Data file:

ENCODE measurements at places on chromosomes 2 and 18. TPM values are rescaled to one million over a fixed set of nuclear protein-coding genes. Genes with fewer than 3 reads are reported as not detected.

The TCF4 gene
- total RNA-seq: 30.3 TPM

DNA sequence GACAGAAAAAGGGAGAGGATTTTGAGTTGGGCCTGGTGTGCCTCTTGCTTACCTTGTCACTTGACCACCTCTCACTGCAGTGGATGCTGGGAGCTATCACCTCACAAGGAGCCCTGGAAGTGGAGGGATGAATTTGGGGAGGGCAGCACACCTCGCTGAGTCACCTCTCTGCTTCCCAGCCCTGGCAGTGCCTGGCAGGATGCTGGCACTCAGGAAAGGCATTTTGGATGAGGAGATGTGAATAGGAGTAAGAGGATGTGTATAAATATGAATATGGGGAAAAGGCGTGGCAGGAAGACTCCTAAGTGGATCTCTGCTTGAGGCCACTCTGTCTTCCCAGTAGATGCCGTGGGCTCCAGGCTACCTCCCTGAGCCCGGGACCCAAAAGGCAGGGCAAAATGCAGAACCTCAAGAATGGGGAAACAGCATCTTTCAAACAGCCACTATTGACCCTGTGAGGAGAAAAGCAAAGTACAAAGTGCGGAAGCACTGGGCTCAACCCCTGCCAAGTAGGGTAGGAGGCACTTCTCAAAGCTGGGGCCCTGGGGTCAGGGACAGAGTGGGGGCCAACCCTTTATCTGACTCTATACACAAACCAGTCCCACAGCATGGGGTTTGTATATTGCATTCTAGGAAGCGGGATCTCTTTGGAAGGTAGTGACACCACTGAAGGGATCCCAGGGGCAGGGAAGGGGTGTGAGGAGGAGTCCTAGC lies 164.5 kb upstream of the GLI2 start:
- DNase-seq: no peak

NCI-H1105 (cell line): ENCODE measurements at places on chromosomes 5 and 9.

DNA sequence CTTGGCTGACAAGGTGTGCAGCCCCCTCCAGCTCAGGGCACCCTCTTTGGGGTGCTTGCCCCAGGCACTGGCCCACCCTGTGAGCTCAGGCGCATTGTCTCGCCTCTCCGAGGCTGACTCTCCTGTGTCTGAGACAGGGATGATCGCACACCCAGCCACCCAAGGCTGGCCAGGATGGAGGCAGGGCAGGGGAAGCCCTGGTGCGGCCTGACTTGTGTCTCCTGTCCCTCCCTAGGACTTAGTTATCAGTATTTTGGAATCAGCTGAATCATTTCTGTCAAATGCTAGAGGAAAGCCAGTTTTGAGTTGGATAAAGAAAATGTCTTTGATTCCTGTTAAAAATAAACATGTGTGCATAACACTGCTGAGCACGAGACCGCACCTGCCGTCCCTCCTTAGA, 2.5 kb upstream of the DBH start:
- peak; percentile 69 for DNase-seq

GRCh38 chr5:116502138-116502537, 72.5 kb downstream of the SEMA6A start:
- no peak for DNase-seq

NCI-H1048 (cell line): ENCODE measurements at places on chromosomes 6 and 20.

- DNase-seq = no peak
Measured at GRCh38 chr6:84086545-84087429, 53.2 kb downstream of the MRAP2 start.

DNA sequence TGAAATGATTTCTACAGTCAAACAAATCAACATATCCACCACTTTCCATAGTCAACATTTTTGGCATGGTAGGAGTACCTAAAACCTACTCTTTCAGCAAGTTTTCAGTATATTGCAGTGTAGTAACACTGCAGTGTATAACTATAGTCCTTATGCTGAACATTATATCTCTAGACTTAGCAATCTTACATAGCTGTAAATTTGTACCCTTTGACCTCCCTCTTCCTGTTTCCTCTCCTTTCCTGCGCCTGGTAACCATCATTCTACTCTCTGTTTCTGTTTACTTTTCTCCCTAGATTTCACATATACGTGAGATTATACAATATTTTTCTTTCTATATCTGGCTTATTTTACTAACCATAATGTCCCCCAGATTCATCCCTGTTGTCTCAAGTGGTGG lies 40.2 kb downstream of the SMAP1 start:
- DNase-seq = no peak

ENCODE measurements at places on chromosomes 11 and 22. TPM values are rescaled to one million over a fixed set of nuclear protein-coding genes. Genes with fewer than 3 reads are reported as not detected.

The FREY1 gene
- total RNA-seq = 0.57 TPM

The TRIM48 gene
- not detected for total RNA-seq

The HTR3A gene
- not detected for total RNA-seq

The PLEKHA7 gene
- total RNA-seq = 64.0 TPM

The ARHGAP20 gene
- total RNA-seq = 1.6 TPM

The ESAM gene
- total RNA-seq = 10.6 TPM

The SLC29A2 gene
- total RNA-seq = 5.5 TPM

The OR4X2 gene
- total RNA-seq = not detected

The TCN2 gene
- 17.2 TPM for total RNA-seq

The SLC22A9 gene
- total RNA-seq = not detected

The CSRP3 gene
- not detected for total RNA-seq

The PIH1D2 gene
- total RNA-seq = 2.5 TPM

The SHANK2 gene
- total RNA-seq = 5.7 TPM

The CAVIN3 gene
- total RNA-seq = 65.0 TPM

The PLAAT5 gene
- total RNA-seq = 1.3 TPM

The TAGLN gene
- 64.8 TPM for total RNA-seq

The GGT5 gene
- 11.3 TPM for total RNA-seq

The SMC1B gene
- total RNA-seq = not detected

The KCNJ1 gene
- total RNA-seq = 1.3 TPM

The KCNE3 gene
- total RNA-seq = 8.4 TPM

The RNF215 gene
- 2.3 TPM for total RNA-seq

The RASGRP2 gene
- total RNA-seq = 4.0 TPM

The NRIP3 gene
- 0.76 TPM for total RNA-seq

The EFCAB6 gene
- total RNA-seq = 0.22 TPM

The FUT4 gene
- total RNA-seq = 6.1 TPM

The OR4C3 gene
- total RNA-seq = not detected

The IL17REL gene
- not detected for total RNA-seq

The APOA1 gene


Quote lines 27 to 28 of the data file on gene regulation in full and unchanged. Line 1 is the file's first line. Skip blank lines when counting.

The ESAM gene
- total RNA-seq = 10.6 TPM